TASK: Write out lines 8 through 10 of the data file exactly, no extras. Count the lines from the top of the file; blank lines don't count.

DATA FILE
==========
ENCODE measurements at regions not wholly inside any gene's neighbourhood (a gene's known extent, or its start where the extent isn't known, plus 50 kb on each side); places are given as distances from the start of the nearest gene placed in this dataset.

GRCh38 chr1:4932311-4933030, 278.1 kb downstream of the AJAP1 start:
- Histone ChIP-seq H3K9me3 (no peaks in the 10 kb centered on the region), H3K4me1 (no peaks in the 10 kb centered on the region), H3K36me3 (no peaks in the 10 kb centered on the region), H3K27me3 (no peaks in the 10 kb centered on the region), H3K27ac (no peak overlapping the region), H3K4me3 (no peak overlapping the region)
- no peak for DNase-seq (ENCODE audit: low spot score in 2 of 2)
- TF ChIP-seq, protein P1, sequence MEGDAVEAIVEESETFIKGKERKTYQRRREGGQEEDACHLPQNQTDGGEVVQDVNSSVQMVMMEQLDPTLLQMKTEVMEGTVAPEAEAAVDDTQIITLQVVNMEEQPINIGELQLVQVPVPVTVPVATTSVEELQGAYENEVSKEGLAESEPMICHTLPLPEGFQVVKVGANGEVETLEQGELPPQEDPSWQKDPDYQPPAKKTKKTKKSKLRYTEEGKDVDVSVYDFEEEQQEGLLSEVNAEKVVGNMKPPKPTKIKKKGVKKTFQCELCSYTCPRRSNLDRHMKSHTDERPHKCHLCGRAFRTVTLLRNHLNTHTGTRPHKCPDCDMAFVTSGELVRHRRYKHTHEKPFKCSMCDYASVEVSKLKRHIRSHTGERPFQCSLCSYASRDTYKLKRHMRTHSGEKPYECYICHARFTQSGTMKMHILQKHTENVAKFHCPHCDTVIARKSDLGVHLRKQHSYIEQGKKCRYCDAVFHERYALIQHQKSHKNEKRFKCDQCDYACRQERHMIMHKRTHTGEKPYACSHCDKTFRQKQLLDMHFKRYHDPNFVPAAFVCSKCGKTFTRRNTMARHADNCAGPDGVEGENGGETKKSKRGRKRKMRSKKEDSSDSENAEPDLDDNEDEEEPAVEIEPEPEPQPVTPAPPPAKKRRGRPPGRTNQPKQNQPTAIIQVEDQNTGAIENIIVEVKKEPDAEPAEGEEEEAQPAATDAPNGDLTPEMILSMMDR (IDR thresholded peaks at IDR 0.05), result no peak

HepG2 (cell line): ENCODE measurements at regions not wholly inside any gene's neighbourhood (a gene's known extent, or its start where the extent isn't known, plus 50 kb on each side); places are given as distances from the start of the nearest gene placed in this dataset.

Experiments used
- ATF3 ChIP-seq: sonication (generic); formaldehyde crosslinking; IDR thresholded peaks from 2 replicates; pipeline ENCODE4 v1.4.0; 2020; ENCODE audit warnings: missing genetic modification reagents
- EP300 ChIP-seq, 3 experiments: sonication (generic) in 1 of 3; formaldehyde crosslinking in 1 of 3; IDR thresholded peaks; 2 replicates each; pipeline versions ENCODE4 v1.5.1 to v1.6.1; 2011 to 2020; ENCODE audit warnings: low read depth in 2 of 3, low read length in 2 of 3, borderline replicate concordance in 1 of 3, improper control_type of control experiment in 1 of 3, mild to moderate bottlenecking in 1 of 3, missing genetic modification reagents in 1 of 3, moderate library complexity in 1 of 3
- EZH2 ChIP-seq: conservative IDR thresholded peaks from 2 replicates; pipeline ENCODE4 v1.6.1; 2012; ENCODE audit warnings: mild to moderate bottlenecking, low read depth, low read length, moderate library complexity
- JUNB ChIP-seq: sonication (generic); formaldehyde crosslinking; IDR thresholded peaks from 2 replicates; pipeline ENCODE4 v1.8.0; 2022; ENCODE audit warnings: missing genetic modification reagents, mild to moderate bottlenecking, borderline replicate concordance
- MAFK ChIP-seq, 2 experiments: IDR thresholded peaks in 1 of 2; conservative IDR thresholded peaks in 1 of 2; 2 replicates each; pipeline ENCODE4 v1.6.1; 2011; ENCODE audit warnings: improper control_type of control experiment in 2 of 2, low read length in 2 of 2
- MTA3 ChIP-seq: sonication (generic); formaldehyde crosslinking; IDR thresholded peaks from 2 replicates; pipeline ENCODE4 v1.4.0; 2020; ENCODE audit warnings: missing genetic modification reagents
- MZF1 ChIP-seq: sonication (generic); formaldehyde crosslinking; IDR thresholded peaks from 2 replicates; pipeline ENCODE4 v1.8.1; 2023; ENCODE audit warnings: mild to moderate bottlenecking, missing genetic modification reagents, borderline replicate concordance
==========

- ATF3 ChIP-seq: sonication (generic); formaldehyde crosslinking; IDR thresholded peaks from 2 replicates; pipeline ENCODE4 v1.4.0; 2020; ENCODE audit warnings: missing genetic modification reagents
- EP300 ChIP-seq, 3 experiments: sonication (generic) in 1 of 3; formaldehyde crosslinking in 1 of 3; IDR thresholded peaks; 2 replicates each; pipeline versions ENCODE4 v1.5.1 to v1.6.1; 2011 to 2020; ENCODE audit warnings: low read depth in 2 of 3, low read length in 2 of 3, borderline replicate concordance in 1 of 3, improper control_type of control experiment in 1 of 3, mild to moderate bottlenecking in 1 of 3, missing genetic modification reagents in 1 of 3, moderate library complexity in 1 of 3
- EZH2 ChIP-seq: conservative IDR thresholded peaks from 2 replicates; pipeline ENCODE4 v1.6.1; 2012; ENCODE audit warnings: mild to moderate bottlenecking, low read depth, low read length, moderate library complexity